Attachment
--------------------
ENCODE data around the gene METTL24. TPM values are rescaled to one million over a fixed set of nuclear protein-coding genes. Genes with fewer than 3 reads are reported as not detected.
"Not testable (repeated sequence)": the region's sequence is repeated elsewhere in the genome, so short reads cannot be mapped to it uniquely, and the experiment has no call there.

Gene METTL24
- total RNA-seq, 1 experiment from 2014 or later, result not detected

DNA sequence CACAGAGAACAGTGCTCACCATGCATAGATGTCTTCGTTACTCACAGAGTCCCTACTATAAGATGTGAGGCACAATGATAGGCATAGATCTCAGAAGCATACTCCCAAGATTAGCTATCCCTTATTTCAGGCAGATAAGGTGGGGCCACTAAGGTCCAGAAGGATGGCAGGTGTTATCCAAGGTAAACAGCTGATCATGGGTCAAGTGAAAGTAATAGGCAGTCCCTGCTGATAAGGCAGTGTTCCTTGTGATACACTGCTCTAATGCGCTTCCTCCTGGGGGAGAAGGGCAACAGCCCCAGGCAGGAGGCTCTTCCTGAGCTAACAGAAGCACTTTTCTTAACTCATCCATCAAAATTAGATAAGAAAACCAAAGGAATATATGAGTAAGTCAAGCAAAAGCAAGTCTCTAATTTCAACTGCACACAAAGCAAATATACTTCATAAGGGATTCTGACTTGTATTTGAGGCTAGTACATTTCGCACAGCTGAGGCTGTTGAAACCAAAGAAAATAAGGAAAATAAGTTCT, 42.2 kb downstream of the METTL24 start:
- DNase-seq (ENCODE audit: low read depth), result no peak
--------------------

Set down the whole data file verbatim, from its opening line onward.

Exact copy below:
ENCODE data around the gene METTL24. TPM values are rescaled to one million over a fixed set of nuclear protein-coding genes. Genes with fewer than 3 reads are reported as not detected.
"Not testable (repeated sequence)": the region's sequence is repeated elsewhere in the genome, so short reads cannot be mapped to it uniquely, and the experiment has no call there.

Gene METTL24
- total RNA-seq, 1 experiment from 2014 or later, result not detected

DNA sequence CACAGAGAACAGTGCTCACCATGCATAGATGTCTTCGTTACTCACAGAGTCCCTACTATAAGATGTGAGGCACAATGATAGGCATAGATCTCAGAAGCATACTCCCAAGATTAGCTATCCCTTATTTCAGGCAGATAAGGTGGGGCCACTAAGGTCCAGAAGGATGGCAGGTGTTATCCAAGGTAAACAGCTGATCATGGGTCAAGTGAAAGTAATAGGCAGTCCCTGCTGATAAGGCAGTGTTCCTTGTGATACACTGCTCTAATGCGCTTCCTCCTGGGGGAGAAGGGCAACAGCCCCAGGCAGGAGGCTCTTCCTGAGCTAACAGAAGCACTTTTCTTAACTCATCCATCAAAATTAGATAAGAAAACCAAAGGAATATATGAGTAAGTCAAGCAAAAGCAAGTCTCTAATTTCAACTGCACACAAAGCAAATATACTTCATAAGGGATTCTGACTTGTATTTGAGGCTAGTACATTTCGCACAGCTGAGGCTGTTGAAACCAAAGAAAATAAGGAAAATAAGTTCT, 42.2 kb downstream of the METTL24 start:
- DNase-seq (ENCODE audit: low read depth), result no peak